Occupation, amusement and exercise were the other important aspect of good treatment. These, especially those that took place in the open air, were "beneficial to the bodies as well as the minds of patients".

    Instruction in a regular trade was important. Gardening and agriculture were especially beneficial. (1844 Report p.130). There should also be music, dancing and various games as well as books, but these should be "judiciously chosen". (1844 Report p.130).

    4.9.7 Pauper houses

    The 1844 Report does not attempt a general description of asylums generally or licensed houses in particular. It concentrated on:

      "such instances of existing evils in lunatic establishments in general as are of magnitude, and require immediate correction ... With this in view, we think it expedient, on the present occasion, to advert more especially, to the character of the licensed houses which receive paupers, and which are necessarily resorted to on account of the public asylums being wholly insufficient ... It is in these house that the principle defects have been found." (1844 Report p.34)

    Paupers' peril in the free market

    The Report says very little about the 70% of houses that only took private patients. It argued that the market (under circumstances of strict supervision) had a generally beneficial effect on these. Ashley argued in the Commons, however, that the market had a wholly unfavourable effect on the pauper houses. Strict inspection, therefore, was not going to be sufficient to correct their defects.

    About the non-pauper houses the Report said:

    Although there was a commercial interest to being well conducted, the Commission was "nevertheless convinced ... some ... would soon become the scenes of great abuses" without "the checks interposed by ... constant and watchful visitation" (1844 Report p.35)

    About pauper houses Ashley said:

      "Every one must perceive that the pittance of seven shillings or eight shillings a week given to the proprietor of an asylum for the maintenance and care of a pauper lunatic, is altogether insufficient; the proprietor actually and justifiably looks to realize a profit; and however great his humanity, which I have seen in frequent instances, will not generally go beyond that point which will leave him an adequate return for himself." (Hansard 6.6.1845, col 185)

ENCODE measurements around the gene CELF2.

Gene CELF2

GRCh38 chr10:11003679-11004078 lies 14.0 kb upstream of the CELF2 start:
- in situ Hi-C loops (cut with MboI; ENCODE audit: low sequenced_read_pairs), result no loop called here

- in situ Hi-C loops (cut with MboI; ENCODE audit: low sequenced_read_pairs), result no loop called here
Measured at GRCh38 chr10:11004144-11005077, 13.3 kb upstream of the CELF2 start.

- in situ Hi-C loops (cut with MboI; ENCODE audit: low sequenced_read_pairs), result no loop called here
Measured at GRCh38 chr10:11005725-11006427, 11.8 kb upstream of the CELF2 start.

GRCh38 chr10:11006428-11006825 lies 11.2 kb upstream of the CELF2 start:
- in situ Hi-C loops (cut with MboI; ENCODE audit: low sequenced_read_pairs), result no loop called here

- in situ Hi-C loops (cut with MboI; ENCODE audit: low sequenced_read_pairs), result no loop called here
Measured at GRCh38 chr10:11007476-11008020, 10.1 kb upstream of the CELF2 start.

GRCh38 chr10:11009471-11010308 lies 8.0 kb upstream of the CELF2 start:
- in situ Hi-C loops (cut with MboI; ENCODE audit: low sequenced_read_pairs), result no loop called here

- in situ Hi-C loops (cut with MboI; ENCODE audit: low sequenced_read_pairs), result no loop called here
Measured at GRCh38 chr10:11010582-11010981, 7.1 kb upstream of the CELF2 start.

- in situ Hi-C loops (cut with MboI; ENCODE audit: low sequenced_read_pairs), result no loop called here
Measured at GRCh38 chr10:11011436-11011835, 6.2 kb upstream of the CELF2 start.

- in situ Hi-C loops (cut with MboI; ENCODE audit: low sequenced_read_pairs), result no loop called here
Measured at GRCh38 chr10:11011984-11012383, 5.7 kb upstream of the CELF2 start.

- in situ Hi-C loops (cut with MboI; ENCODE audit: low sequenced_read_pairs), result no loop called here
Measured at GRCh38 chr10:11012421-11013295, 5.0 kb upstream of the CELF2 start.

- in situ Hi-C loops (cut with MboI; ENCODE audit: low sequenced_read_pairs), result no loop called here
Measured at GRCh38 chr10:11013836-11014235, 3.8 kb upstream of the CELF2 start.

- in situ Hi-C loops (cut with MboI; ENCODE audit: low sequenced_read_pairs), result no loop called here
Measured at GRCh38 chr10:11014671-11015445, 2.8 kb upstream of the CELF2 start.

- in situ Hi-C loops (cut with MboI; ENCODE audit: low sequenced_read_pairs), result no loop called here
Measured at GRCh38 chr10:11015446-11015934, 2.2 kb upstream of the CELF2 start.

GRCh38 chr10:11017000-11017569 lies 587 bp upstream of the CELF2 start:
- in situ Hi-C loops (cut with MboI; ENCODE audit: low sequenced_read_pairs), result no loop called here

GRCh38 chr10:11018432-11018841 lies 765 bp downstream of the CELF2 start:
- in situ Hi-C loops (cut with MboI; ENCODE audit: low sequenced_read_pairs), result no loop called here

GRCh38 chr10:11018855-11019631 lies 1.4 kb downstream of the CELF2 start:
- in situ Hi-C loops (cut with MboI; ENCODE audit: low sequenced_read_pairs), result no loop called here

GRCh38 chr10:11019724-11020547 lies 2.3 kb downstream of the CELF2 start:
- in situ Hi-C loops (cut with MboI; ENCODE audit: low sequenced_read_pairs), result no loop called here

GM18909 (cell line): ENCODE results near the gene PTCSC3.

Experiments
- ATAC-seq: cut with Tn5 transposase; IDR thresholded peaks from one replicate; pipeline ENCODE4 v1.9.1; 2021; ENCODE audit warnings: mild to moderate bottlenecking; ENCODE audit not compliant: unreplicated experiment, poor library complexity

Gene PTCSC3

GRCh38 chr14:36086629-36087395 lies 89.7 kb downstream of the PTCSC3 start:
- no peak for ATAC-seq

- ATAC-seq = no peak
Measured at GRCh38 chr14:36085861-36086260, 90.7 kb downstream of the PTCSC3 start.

Pointing out that there were 2,774 paupers in licensed houses, Ashley had said the year before:

      "With respect to these a very serious question arose, how far any house should be licensed to take patients or paupers for payment. He knew there were some very good houses of that description, but the principle was very dangerous. Whatever might be the opinion of the House as to places of reception for wealthy and independent patients, he considered there could be very little doubt as to cases in which paupers were sent to such houses to be maintained, at the low rate of seven or eight shillings, out of which the proprietor was to feed, and clothe, and house the patient, and carry on the remedial process, paying all these expenses, and still getting a profit. In the metropolitan districts, at one time, the competition was so great that they were preparing to take persons at seven and even six shillings a head; but the Commissioners had done everything they could to discountenance this, and to a certain extent they had succeeded, though they were still taken at eight and nine shillings." (Hansard 23.7.1844 cols 1260-1261)

    After a long summary of the worst conditions in county houses and workhouses, Ashley said that:

      "To correct these evils there is no remedy but the multiplication of county asylums; and if advice and example failed, they ought to appeal to the assistance of the law, to compel the construction of an adequate number of asylums over the whole country." (Hansard 23.7.1844 col.1263)